I usually don’t eat dinner with Franny during the week. By the time I get home from work, she’s eaten with the babysitter, so mother-daughter interactions are limited to how-many-desserts-have-you-had-today, did-you-do-all-your-homework, go-brush-your-teeth-and-we’ll-have-a-snuggle.
But yesterday was different. My babysitter was out of town for an extended Easter break and I put Franny in aftercare at her school. Because my office is an hour from Franny’s school during rush hour, I snuck out at 4:45, completely forgetting that I had scheduled a family therapy session with a new family, headed by an anxious mother, until a Staff flagged me down as I was motoring down the driveway.
One look at the fumes issuing from the ears of the mother and I knew this was not a drive-by mistake. This was a mistake that required extended, groveling mea culpas that were not completely accepted and made me want to prostrate myself on the asphalt and sob the sobs known only to over-extended single mothers.
But I didn’t.
I sighed heavily as I slogged through rush hour traffic and picked up Franny, who did her homework in the car on the way home.
At her request, I made her favorite cornmeal crust pizza and salad, and the two of us did something almost unheard of during the week.
We sat at the dining room table — my mother’s dining room table — and had dinner together. And talked.
“How do you think things are going with Luca here?” I asked.
“Good,” Franny said. “Except he wouldn’t walk me across the street to the mall. He’s lazy.”
“Right,” I said. “But how to do you think it’s going with him back in the house from boarding school?”
“Good,” she said. Then she looked at me. “Why does Dad have full custody of him?”
Franny is not one to address hard issues head on, so this was a rare gem of a question. I chose my words carefully.
“Well…your dad and I always had different ideas about what Luca needed. We disagreed, and Luca got caught in the middle. So the only way to get Luca out of the middle was to let your dad make all the decisions, and have him live with Dad most of the time.”
“It doesn’t make any sense,” Franny said. “Because he fights with Dad way more than he fights with you.”
“Really? He fights with Dad more than here?” I asked, trying very hard not to look pleased and psychologically un-evolved.
“Mm-hmm,” she said. “What do we have for dessert?”
* * *
I attribute Franny’s admission to the magic of my dining room table. Its entry into our family was somewhat mystical. My mother had purchased it during a trip to Mexico and it arrived in our driveway, on a delivery truck, one afternoon when I was seventeen. Seventeen and trying not to appear high as a kite as I was, essentially incapacitated on the living room sofa.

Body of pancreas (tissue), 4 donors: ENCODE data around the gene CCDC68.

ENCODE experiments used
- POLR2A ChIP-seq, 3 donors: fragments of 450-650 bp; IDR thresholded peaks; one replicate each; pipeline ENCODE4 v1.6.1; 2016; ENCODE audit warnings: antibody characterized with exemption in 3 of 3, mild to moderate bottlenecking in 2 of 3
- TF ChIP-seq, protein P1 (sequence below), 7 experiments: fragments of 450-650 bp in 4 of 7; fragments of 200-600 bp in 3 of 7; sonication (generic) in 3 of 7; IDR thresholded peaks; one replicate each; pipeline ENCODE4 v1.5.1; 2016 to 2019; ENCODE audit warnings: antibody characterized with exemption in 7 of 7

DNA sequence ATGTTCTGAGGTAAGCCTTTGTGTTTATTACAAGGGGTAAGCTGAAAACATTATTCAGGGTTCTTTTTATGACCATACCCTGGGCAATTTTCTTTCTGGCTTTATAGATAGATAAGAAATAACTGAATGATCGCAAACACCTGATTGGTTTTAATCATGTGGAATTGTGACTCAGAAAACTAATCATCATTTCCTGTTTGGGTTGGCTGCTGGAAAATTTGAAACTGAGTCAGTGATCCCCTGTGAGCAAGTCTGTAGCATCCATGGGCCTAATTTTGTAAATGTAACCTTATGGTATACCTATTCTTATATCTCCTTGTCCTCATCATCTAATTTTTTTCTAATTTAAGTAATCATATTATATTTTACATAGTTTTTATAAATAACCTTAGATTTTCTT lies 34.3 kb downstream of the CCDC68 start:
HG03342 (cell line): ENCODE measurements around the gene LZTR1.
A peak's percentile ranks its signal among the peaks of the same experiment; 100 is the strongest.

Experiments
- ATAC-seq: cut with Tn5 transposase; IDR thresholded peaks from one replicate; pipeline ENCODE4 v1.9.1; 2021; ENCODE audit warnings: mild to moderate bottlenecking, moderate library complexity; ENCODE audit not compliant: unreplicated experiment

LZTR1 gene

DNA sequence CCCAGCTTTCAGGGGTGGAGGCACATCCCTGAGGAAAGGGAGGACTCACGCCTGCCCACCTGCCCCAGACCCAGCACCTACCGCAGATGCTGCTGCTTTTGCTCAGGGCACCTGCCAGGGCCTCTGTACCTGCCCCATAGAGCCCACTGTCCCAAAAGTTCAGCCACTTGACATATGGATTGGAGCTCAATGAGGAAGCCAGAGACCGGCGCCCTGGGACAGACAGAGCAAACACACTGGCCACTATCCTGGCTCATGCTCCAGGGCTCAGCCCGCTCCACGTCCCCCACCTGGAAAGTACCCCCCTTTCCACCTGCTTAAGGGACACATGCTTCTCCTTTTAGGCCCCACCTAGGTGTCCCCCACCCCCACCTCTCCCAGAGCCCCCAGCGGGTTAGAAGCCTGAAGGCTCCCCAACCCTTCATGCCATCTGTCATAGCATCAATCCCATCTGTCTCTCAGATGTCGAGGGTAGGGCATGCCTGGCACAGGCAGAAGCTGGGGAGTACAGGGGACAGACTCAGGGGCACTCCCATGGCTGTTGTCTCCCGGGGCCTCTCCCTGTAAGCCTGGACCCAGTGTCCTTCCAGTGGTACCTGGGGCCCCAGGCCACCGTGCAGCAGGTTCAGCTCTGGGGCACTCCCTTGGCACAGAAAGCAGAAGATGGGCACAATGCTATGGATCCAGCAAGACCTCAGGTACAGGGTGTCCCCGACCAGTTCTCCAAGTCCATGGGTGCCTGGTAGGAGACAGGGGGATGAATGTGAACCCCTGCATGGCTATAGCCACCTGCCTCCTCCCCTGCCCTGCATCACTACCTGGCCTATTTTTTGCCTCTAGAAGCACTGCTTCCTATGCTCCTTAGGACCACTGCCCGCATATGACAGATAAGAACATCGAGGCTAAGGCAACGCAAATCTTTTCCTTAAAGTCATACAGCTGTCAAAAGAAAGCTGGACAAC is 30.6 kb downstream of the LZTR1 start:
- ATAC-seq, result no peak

The corners of the table had warped somewhere between Mexico and the northeastern town where I grew up. I knew this because I could hear the shouting match between my mother and the delivery man in the driveway. My mother insisted the corners had warped in the truck — I will not pay the shipping fee! — and the delivery man insisted the corners had warped back in Mexico — you have to pay the shipping fee, lady!
At one point my mother and the delivery man took their argument into the living room — at least I think they did, although that and everything that followed could have been a sensimillia-induced hallucination.
My mother skidded to a stop in her conversation and sniffed in my direction.
“I smell cigarettes.”
It took me what felt like two hours to construct a reply because I was expending so much energy trying to keep my head upright and attached to my neck.
“Ummm….I was around some kids who were smoking cigarettes. But I wasn’t.”
The delivery man snorted and I tried not to crack up. Lucky for me, my mother was at him again over the warped corners.
* * *
My mother’s dining room table, now mine, has followed me to five houses. It has been the centerpiece of countless dinners and parties. It has served as a homework desk, a writing space, and bears some gashes from the time an angry Luca carved his knife into it. I used to be fanatical about putting coasters under water glasses, but I’ve given up. The water marks, the wear and tear, the warped corners, are part of its charm.
I think of my dining room table as a kind of Velveteen Rabbit. The older and more used it gets, the more meaningful it becomes.
And the more meaningful all the dinners, and conversations, around it.